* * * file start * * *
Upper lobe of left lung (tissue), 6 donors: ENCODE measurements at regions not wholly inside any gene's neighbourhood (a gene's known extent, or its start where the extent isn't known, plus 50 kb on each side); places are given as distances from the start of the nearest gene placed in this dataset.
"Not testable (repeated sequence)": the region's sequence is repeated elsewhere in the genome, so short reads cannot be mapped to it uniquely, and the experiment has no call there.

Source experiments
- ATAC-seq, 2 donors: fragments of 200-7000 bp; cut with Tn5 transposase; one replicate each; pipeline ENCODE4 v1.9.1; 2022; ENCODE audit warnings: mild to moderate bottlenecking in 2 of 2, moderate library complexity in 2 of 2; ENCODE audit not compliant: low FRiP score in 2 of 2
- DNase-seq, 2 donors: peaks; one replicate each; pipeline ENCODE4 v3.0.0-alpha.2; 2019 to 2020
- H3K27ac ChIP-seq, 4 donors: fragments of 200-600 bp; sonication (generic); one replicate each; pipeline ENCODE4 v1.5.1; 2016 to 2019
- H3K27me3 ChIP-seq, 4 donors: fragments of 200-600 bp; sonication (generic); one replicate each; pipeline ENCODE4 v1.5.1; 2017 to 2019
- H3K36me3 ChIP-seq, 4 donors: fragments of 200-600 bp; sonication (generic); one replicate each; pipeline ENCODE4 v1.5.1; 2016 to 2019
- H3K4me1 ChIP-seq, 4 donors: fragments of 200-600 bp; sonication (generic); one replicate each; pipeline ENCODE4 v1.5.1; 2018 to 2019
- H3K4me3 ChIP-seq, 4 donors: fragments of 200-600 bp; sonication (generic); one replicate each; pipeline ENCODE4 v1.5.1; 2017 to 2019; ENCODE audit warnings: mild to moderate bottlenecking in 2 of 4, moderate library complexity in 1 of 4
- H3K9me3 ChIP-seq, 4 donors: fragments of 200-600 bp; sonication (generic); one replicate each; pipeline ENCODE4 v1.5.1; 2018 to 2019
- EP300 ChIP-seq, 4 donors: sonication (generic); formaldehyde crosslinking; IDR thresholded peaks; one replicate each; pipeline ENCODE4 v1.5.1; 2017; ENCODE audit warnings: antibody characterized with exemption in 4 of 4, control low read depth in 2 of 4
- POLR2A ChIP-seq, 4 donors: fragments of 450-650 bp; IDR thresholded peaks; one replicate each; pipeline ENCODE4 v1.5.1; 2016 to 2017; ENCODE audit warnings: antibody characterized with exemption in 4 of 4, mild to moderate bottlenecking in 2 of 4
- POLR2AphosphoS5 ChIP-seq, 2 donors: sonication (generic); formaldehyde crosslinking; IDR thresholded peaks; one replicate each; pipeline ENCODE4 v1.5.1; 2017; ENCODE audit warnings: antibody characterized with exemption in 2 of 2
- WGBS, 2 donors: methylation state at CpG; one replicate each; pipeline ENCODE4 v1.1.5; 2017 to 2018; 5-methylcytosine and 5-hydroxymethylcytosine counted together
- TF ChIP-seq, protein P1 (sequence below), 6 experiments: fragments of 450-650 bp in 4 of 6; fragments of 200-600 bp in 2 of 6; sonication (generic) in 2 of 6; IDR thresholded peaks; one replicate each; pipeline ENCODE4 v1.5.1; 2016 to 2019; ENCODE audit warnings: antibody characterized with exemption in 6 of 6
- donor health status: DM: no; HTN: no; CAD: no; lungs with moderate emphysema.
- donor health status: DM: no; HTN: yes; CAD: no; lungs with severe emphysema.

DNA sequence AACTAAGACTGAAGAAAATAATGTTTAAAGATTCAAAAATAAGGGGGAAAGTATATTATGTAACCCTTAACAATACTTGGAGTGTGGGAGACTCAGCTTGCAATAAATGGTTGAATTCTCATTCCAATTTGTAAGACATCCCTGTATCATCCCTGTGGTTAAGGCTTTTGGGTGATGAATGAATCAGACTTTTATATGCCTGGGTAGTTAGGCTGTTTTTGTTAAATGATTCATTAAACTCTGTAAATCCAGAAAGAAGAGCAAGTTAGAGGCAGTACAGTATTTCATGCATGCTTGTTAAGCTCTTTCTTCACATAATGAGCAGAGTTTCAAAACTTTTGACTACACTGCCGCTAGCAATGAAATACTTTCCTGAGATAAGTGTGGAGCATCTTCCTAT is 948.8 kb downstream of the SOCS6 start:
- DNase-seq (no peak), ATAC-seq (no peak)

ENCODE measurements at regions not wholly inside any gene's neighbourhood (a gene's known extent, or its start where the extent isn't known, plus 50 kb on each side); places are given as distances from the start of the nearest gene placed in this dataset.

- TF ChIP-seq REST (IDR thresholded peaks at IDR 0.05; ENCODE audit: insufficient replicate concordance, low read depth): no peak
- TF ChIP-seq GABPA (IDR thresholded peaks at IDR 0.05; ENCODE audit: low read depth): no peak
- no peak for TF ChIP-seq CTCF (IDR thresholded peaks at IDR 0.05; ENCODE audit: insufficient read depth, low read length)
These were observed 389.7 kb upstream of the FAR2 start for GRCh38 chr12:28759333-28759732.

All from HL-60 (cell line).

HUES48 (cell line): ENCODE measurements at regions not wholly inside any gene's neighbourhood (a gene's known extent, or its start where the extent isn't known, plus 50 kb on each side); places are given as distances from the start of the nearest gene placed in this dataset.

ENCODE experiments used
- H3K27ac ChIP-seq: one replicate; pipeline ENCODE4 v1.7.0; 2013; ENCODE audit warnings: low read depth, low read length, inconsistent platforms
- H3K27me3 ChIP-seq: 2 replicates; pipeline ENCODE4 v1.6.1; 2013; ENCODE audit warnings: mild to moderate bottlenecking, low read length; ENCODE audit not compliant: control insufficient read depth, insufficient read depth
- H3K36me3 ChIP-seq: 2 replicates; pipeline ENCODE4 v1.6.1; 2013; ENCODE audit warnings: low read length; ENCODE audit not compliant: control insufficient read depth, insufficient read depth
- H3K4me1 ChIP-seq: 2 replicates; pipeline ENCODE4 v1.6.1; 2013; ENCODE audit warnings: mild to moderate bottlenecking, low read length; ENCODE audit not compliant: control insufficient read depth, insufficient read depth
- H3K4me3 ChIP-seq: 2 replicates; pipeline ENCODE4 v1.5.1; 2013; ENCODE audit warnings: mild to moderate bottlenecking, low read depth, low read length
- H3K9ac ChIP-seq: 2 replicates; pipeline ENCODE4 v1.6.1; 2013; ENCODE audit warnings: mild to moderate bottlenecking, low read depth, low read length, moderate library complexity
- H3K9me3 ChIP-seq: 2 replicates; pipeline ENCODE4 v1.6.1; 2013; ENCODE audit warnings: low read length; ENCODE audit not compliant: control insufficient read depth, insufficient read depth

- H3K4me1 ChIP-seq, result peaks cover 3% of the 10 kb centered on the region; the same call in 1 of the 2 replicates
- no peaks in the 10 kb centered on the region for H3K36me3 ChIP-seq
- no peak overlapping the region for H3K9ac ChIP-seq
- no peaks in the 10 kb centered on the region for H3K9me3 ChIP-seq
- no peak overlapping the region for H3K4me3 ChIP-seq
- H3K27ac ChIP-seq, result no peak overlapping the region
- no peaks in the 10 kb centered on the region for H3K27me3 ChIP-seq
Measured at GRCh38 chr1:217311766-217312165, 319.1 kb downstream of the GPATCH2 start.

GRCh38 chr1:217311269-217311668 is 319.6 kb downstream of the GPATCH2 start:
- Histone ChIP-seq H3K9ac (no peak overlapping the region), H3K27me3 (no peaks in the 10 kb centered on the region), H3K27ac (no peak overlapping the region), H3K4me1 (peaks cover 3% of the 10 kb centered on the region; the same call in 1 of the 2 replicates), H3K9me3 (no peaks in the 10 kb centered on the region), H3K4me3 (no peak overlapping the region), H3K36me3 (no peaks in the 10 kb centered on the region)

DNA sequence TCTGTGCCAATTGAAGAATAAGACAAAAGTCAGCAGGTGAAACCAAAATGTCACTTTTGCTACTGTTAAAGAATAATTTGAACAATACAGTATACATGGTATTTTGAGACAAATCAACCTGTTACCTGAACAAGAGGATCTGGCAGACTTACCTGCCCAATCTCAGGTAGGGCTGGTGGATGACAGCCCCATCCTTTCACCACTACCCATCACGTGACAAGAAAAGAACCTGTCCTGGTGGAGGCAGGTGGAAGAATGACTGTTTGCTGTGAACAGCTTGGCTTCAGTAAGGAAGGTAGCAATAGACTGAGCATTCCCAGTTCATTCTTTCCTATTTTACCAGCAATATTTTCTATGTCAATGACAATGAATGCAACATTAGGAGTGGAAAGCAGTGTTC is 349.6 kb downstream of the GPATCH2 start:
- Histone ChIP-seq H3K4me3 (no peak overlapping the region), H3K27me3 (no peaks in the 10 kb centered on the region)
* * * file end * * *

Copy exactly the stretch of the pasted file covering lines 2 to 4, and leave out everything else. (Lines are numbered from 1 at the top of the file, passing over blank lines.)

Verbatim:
"Not testable (repeated sequence)": the region's sequence is repeated elsewhere in the genome, so short reads cannot be mapped to it uniquely, and the experiment has no call there.

Source experiments
- ATAC-seq, 2 donors: fragments of 200-7000 bp; cut with Tn5 transposase; one replicate each; pipeline ENCODE4 v1.9.1; 2022; ENCODE audit warnings: mild to moderate bottlenecking in 2 of 2, moderate library complexity in 2 of 2; ENCODE audit not compliant: low FRiP score in 2 of 2